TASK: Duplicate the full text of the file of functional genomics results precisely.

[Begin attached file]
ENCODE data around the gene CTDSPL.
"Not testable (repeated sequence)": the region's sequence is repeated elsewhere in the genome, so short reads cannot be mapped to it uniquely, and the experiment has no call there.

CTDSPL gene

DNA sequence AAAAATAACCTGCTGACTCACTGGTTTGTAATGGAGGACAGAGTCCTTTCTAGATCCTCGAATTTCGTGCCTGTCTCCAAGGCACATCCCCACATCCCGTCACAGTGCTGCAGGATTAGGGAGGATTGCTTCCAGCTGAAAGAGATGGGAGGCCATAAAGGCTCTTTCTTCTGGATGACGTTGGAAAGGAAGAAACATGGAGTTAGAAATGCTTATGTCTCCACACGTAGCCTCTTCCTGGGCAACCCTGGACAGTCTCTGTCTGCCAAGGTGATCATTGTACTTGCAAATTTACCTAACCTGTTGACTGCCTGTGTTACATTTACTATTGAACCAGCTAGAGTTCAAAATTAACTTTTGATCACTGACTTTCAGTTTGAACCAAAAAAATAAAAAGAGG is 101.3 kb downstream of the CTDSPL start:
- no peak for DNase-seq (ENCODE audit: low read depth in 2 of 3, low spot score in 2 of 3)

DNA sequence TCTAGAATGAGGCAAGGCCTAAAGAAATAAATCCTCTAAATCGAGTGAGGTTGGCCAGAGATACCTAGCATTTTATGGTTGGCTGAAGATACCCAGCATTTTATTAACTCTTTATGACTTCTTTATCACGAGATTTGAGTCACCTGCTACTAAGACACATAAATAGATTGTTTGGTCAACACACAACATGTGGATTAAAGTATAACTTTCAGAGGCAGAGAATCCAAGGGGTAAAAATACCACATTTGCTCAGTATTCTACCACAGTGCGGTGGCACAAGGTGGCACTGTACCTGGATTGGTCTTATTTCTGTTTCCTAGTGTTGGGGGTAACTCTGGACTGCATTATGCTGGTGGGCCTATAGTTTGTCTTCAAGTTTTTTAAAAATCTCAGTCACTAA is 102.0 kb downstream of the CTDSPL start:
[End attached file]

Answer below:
ENCODE data around the gene CTDSPL.
"Not testable (repeated sequence)": the region's sequence is repeated elsewhere in the genome, so short reads cannot be mapped to it uniquely, and the experiment has no call there.

CTDSPL gene

DNA sequence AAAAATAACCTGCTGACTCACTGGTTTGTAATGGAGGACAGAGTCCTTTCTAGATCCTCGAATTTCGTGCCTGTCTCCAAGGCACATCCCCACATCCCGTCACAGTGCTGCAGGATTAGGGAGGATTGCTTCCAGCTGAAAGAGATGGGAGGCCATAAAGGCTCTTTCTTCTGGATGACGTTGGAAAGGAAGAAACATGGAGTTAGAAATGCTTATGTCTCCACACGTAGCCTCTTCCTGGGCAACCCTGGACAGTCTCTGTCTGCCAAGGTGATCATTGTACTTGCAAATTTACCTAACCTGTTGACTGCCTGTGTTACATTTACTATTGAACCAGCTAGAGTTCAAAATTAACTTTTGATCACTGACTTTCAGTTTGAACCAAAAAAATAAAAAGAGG is 101.3 kb downstream of the CTDSPL start:
- no peak for DNase-seq (ENCODE audit: low read depth in 2 of 3, low spot score in 2 of 3)

DNA sequence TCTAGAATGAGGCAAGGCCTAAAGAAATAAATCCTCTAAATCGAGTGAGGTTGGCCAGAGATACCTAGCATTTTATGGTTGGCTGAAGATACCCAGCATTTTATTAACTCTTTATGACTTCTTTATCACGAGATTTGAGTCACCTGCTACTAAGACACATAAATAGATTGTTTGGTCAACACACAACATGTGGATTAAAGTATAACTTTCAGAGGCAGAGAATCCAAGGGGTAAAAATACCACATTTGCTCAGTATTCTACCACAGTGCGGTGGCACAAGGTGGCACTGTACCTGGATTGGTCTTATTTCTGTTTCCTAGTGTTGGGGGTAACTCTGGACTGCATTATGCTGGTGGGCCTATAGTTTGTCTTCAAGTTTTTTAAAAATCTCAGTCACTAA is 102.0 kb downstream of the CTDSPL start: